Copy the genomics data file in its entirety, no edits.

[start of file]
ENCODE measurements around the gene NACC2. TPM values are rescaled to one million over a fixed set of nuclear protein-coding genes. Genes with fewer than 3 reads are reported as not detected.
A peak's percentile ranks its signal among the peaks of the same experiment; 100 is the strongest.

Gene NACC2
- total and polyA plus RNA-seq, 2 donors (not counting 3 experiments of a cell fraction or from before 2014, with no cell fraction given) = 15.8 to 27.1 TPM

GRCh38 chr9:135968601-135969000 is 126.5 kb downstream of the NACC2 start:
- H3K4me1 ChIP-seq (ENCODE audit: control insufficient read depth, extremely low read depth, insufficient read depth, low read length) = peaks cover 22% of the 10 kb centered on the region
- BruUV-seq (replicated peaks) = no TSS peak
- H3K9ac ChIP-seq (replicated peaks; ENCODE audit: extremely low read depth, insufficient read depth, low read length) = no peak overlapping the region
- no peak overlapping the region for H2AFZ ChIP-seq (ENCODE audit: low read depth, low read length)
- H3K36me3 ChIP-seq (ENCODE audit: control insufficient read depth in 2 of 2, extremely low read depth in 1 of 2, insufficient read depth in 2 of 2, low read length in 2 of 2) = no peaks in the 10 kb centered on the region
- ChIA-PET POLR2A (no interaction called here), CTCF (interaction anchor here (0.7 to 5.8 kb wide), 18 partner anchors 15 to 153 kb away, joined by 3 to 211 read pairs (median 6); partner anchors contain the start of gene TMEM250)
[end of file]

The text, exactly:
ENCODE measurements around the gene NACC2. TPM values are rescaled to one million over a fixed set of nuclear protein-coding genes. Genes with fewer than 3 reads are reported as not detected.
A peak's percentile ranks its signal among the peaks of the same experiment; 100 is the strongest.

Gene NACC2
- total and polyA plus RNA-seq, 2 donors (not counting 3 experiments of a cell fraction or from before 2014, with no cell fraction given) = 15.8 to 27.1 TPM

GRCh38 chr9:135968601-135969000 is 126.5 kb downstream of the NACC2 start:
- H3K4me1 ChIP-seq (ENCODE audit: control insufficient read depth, extremely low read depth, insufficient read depth, low read length) = peaks cover 22% of the 10 kb centered on the region
- BruUV-seq (replicated peaks) = no TSS peak
- H3K9ac ChIP-seq (replicated peaks; ENCODE audit: extremely low read depth, insufficient read depth, low read length) = no peak overlapping the region
- no peak overlapping the region for H2AFZ ChIP-seq (ENCODE audit: low read depth, low read length)
- H3K36me3 ChIP-seq (ENCODE audit: control insufficient read depth in 2 of 2, extremely low read depth in 1 of 2, insufficient read depth in 2 of 2, low read length in 2 of 2) = no peaks in the 10 kb centered on the region
- ChIA-PET POLR2A (no interaction called here), CTCF (interaction anchor here (0.7 to 5.8 kb wide), 18 partner anchors 15 to 153 kb away, joined by 3 to 211 read pairs (median 6); partner anchors contain the start of gene TMEM250)